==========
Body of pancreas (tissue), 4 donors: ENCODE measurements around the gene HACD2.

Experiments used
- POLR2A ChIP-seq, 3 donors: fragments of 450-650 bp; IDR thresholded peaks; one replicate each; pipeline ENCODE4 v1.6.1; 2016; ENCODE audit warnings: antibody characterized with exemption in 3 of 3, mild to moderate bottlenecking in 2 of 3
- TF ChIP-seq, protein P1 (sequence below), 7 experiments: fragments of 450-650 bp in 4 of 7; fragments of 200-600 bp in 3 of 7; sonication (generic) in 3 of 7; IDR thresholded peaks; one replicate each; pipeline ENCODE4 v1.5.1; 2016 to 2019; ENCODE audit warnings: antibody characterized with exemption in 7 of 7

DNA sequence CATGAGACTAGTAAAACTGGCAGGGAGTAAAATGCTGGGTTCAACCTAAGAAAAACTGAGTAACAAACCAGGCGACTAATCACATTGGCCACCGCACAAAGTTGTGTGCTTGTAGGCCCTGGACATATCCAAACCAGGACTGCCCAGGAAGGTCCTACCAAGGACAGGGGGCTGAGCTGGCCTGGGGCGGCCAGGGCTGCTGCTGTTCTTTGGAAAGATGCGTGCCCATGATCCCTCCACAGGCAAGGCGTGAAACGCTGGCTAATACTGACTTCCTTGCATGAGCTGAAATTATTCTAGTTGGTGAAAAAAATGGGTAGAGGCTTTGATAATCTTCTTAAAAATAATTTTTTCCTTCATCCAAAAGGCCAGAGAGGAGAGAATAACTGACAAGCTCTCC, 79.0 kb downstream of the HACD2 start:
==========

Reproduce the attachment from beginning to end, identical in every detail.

Body of pancreas (tissue), 4 donors: ENCODE measurements around the gene HACD2.

Experiments used
- POLR2A ChIP-seq, 3 donors: fragments of 450-650 bp; IDR thresholded peaks; one replicate each; pipeline ENCODE4 v1.6.1; 2016; ENCODE audit warnings: antibody characterized with exemption in 3 of 3, mild to moderate bottlenecking in 2 of 3
- TF ChIP-seq, protein P1 (sequence below), 7 experiments: fragments of 450-650 bp in 4 of 7; fragments of 200-600 bp in 3 of 7; sonication (generic) in 3 of 7; IDR thresholded peaks; one replicate each; pipeline ENCODE4 v1.5.1; 2016 to 2019; ENCODE audit warnings: antibody characterized with exemption in 7 of 7

DNA sequence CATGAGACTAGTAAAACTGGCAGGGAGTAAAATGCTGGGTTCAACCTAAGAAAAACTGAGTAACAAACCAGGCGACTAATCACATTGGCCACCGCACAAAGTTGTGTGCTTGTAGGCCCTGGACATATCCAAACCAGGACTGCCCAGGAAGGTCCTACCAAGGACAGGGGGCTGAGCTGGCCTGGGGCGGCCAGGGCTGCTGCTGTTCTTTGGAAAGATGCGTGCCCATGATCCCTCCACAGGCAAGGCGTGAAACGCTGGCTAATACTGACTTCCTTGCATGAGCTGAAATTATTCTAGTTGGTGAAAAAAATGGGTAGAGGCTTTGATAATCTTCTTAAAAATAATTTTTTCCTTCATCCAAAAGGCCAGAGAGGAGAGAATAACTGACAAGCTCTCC, 79.0 kb downstream of the HACD2 start: